In other words, someone whose vote Obama probably got in 2008 and would like to get again. But the extent to which Obama's policies hurt oil companies will affect her future — and that of the grandchildren — as well.
Obama's anti-oil baron rhetoric is political pablum, something to be expected from a man who's never produced anything or made a payroll. Beyond the rhetoric is the policy. He proposes raising $41 billion over the next decade from tax increases on the oil and gas industry, more than any other industrial sector. He would repeal the domestic manufacturing deduction for the industry, while other industries could retain it. This flies in the face of his “all-of-the-above” energy policy and his celebration of American companies hiring Americans.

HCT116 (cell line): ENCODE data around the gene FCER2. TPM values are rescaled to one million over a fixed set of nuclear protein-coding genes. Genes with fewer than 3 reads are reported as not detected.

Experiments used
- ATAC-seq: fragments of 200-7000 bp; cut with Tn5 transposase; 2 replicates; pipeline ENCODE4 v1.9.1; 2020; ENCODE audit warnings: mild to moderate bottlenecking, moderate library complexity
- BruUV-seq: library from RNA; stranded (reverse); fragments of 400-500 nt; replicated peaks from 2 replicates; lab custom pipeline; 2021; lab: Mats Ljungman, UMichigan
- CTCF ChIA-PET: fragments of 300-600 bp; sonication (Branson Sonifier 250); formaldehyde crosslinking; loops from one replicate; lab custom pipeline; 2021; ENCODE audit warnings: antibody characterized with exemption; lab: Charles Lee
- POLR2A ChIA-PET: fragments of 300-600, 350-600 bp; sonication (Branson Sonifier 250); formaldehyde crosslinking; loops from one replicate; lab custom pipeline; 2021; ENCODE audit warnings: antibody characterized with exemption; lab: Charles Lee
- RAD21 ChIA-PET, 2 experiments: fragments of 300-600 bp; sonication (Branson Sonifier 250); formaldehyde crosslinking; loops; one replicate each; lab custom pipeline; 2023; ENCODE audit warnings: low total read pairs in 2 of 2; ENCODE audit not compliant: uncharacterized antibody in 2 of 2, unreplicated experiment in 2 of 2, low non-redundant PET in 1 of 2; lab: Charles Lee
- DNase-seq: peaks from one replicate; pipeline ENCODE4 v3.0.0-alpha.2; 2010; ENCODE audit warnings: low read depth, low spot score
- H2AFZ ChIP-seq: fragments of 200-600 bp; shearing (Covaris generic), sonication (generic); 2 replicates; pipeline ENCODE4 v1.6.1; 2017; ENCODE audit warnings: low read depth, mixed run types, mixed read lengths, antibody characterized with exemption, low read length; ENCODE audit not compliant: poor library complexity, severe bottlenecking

Another punitive target is the tax break for intangible drilling costs. The list goes on and on, a policy script heavily weighted against oil and gas and for “clean energy technology” that gave us Solyndra and other debacles.
“Dallas” seasons typically contained an episode featuring the annual oil barons ball, a fancy soiree at a posh hotel. In the real world, the Dallas Cowboys stadium in Arlington couldn't hold a fraction of the people who actually own oil and gas companies.